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Reimagining Education

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Stuck at home? How to keep your kids entertained

As social distancing is forcing kids throughout the country to stay home and avoid most of the activities that would normally keep them occupied when out of school, many parents are struggling to figure out how to fill all of the new free time.

CEAM has been scouring the internet for the best ideas on how to keep kids entertained and learning at the same time (check out our list of free online learning opportunities here).

Check out some of the best suggestions we have found below:

Read a book with a famous person

Kidsactivitiesblog.com did a great blog on how a wide variety of actors and other famous people are taking to social media to post videos fo them reading children’s books. All you have to do is search for #OpperationStoryTime on Facebook, Twitter, YouTube, or Instagram to find lodes of celebrities sharing their favorite children’s books. You can also check out Librarian Bookends for a great list of live readings on different social media channels as well a whole ton of other reading-related resources! This is a great way to get your kids interested in reading during the break!

Keep your kids on a schedule

Many schools are officially on spring break this week and they deserve to enjoy the break by sleeping in and goofing off, but next week, when they would normally be in school if not for the coronavirus, it is important to get them on a schedule that makes sense and includes both physical activity and learning time. This will help them fill their time and also alleviate some of the stress they may be feeling in these weird times. Huffington Post has a great article sharing tips on setting a schedule and examples of schedules other parents have developed with their kids. Here is a great online resource that will help you build a schedule for your kids.

Write a letter to someone in a nursing home

As scary as the coronavirus is for you and your kids, it is even scarier for the elderly who have the highest coronavirus mortality rate. And with the outbreak, visitation to nursing homes is being severely limited so elderly residents are receiving even fewer visitors than they normally do. Writing letters (real or electronic) is a great way to connect with the residents and let them know that people care and are thinking about them. It is also a great way to teach your kids compassion and letter writing skills. If you want to do this, call a nursing home in your community before you send any letters to find out how they would like you to interact with them.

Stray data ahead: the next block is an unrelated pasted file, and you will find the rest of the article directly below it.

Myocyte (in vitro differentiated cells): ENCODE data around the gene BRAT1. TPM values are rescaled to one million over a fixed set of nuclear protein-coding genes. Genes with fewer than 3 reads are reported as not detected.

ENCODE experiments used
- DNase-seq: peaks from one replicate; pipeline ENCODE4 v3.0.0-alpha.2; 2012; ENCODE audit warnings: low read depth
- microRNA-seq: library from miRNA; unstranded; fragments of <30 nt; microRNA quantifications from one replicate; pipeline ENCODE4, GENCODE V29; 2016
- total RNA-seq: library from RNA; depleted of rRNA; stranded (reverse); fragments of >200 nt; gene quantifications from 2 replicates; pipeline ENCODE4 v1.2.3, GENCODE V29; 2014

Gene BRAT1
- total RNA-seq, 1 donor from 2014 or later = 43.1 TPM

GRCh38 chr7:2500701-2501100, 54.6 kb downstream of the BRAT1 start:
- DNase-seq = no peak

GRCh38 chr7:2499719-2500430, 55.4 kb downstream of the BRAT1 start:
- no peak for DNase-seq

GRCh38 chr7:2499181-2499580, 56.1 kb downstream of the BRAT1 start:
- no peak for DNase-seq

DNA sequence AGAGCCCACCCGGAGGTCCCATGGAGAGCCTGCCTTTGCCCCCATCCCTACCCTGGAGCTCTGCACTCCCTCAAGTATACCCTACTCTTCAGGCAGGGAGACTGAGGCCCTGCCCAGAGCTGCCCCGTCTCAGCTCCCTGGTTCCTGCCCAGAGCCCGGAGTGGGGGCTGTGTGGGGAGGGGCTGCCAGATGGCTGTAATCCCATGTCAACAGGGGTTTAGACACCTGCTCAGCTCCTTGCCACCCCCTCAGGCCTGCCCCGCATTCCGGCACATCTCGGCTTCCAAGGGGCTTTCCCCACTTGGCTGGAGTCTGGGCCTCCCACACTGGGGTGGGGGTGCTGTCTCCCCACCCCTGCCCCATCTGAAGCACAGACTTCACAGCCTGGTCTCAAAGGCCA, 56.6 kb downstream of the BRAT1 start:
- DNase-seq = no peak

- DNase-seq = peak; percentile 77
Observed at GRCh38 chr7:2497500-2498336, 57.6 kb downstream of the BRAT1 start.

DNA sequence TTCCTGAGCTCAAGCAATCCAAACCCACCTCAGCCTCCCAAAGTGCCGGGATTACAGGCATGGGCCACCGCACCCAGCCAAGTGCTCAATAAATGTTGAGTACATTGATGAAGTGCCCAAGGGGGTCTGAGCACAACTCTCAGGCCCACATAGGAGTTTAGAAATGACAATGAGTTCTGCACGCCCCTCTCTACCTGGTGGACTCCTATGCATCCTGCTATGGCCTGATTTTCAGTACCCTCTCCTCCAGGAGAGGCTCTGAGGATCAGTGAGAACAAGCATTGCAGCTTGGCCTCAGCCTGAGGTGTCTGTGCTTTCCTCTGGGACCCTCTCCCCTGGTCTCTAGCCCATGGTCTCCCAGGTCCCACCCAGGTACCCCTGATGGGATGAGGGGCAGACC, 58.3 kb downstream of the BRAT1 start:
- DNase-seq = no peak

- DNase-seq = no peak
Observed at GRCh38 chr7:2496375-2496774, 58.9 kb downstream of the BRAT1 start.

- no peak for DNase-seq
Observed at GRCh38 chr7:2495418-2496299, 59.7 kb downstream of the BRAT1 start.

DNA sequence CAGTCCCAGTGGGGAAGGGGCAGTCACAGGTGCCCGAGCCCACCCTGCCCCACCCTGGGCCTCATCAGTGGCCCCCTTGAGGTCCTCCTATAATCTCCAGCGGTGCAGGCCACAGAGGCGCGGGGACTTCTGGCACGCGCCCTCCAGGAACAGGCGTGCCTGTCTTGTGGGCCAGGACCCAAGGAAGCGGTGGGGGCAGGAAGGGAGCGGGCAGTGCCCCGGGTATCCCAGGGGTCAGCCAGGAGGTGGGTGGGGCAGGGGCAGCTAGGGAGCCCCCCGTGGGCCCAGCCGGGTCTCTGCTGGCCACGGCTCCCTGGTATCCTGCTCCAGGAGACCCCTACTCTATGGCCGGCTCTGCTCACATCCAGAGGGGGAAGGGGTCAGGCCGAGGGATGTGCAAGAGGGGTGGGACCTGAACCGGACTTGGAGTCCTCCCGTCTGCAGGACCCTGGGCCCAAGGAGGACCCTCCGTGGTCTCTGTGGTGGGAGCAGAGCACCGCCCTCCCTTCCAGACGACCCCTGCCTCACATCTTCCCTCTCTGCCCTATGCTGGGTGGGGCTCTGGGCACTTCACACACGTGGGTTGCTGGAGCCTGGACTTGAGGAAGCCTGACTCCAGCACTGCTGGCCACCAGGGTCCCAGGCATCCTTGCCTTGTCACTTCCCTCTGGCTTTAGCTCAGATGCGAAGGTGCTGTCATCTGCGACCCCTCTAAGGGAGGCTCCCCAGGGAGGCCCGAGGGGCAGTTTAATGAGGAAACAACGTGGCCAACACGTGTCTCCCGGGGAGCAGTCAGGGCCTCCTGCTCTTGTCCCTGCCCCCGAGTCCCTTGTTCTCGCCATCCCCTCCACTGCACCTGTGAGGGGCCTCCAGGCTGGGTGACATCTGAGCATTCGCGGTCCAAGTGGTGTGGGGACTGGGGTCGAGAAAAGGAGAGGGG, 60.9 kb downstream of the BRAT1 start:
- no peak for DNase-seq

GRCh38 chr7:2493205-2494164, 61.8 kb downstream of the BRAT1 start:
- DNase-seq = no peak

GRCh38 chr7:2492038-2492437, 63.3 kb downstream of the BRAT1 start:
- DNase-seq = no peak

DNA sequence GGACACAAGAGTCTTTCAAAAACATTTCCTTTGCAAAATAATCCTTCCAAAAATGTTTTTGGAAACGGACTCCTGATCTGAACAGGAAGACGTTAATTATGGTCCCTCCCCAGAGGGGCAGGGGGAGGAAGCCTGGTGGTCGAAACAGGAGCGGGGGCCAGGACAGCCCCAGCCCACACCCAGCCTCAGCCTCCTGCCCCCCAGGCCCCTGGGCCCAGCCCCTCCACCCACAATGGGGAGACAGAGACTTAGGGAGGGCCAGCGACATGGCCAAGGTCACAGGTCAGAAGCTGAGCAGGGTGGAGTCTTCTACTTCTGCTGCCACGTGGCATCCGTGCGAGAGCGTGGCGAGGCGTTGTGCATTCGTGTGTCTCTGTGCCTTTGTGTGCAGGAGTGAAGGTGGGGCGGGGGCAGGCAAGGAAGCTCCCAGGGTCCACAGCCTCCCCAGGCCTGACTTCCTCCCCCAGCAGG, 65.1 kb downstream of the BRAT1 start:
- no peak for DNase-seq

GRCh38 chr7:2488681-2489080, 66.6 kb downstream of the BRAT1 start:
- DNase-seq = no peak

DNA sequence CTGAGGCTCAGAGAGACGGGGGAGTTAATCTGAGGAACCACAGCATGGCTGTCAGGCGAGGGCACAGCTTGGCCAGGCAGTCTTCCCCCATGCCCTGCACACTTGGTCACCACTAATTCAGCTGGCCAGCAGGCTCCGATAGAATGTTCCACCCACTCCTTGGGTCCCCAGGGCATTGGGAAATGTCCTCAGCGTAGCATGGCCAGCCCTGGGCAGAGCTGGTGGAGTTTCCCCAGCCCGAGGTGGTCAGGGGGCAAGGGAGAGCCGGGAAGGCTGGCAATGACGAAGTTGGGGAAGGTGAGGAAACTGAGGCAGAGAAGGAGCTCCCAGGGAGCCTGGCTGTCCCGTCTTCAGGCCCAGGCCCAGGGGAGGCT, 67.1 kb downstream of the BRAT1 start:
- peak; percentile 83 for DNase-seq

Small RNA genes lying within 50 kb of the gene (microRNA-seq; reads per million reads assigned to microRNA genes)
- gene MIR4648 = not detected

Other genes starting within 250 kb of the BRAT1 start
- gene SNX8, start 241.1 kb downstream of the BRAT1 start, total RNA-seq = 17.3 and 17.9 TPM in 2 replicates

Take a (virtual) tour of the world

Thanks to virtual reality, 360-degree cameras, and all kinds of other innovative technology just because you are trapped in your home does not mean that your kids can’t explore the world. Check out all of these amazing virtual tours available online:

Do an art project

Art and creative projects are a great way to relieve stress, fill time, and create something that can be used as a gift in the future. There are a TON of sites offering ideas for art projects for kids, but we have curated a collection of YouTube channels that teach basic art techniques and provide instructions on how to complete a wide variety of art projects with your kids. Check out these sites (just click on the image) for some great ideas:

Spending time on screens

Our friends over at the Fordham Institute point out a stark reality: as much as we want to keep our kids off of screens, chances are they are going to be spending more time in front of them during the coronavirus break. But, as Micheal Petrilli points out, that does not mean that they cannot be learning while watching. Check out his recommendations for the most educational things to watch on different channels below:

Petrilli has the following recommendations for channels to learn from if your kids end up spending a lot of time on YouTube:

  • Liberty’s KidsOne of my biggest beefs with elementary schools today is that they tend to teach so little history—especially of the patriotic variety. So here’s a great opportunity for your kids to experience a “history surge” and get a huge, entertaining, and compelling dose of American history during our own historic period. Liberty’s Kids first aired on PBS decades ago, and is a fantastic narrative account of the American Revolution, spread over 40 episodes, 23 minutes each. So “assign” four episodes a day and you’ll kill an hour and a half for two full school weeks, and your kids will know way more about our founding than they do right now.
  • Mark Rober. This former NASA engineer is a rock star YouTuber, with over 10 million subscribers. It’s not hard to see why: he comes up with super fun and engaging ways to explore science concepts and engineering challenges—like showing kids how carnival games rip you off, or testing if sharks can taste a drop of blood. A good place to start is his “learn some science” playlist, currently at 26 videos, 10 to 15 minutes each.